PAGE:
The three restaurants I’d recommend, two for food and one for entertainment are, for food, Waldo’s Ristorante & Bar; where’s Waldo’s?  The corner of Country Club and Cook; it has great Italian food in a comfortable setting, indoor-outdoor seating and a cute bar – call many days in advance, it’s packed!  The second restaurant is La Brasserie Bistro & Bar, a French restaurant in La Quinta, with a diverse menu and excellent French Onion Soup.  For great entertainment, we were turned on to this next place by Patty & Walt Schwartz, who live in the area and know how to have a good time as well as where to find one.  We met them at the Paseo Hotel, off El Paseo across from Tommy Bahama’s, the restaurant in the hotel is called the Larkspur Grill, and the food is good, but the music on Thursday nights is awesome, provided by ‘Fun With Dick & Jane’ – a great band that plays all the great hits from the 70s & 80s. You could go just for the ‘people watching’,  – it is truly a show!!

Linda’s sister, Starlet and her husband Donnie, drove out from Arizona to join us for three nights, and our son, Jeff came out and played a round of golf with us.  So it was another great week an hour and a half away from home, but in a whole different world.




By Suzanne Sparrow Watson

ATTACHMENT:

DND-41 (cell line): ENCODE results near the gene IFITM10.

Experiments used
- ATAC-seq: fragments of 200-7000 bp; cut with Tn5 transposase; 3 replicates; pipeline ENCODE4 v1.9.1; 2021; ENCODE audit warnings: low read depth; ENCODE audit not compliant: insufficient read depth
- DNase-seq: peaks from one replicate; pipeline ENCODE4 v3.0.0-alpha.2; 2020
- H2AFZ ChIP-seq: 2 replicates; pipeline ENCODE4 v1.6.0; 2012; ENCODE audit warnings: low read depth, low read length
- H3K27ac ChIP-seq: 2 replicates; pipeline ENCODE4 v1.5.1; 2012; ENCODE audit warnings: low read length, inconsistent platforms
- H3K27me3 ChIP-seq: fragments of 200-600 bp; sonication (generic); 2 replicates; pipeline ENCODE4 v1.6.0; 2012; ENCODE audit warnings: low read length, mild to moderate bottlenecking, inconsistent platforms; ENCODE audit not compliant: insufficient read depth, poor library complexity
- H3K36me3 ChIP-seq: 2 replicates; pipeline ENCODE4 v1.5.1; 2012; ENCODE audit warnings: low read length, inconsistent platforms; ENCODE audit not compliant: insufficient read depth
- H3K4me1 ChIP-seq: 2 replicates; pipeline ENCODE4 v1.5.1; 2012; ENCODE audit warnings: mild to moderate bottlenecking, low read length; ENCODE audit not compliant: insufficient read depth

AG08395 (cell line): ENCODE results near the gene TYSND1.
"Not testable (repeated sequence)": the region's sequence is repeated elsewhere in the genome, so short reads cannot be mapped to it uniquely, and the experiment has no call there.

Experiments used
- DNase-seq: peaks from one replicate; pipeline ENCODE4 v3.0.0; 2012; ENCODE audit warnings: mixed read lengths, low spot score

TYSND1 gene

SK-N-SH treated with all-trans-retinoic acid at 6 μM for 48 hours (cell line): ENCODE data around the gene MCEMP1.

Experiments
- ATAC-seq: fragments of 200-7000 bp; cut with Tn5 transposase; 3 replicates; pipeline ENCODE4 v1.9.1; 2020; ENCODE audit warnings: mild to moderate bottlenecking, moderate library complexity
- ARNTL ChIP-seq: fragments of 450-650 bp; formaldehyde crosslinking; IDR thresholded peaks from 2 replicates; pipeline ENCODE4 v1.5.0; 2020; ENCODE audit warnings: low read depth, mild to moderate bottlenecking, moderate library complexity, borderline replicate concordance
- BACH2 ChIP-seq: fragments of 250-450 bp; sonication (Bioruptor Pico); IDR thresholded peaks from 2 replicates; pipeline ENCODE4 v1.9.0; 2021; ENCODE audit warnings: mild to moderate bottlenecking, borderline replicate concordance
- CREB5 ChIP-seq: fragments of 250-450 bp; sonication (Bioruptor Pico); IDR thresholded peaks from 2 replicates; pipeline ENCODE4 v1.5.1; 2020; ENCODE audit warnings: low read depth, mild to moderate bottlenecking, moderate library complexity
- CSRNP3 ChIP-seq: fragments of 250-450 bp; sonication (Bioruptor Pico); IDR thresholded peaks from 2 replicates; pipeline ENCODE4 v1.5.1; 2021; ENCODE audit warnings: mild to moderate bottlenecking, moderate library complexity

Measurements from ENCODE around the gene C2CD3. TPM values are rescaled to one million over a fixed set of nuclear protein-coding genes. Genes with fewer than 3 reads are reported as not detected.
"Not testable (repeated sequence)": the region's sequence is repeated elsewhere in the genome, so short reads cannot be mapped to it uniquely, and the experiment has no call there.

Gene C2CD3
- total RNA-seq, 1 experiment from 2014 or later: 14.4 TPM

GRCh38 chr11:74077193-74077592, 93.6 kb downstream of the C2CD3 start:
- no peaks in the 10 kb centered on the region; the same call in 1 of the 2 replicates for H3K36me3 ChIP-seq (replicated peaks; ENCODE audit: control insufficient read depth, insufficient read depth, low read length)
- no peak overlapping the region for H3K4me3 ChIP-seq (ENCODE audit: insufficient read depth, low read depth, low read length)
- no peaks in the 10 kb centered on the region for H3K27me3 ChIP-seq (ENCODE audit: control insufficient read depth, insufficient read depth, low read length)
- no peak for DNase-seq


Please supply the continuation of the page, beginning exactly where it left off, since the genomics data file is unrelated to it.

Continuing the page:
In 1975 I purchased my first house, which to me, was less about a roof over my head more about having a yard for a dog.  A couple of months after settling in, I ventured to the county dog pound (as they were called in those days) and bought a cute little fluff ball for $6.00.  I named her “Carrot”.  The people at the dog pound didn’t know much about her background, so they suggested that I take her to a veterinarian to have her checked out.  Unfortunately, she had kennel cough and for a few stressful days I thought I would lose her before I ever really had her.  But she improved and was my faithful companion until her demise in 1983.  So why am I writing about her now?  Because as part of our conversations with the vet during that time I asked him if he could tell me her breed and age.  He said she most likely was a cockapoo-terrier mix and fixed her age at about eight months.  I think about that conversation every time I stop to talk with someone about their dog. Somehow the owner always manages to blurt out some version of, “I really don’t know much about the breed or age because I rescued him/her.”  Sheesh!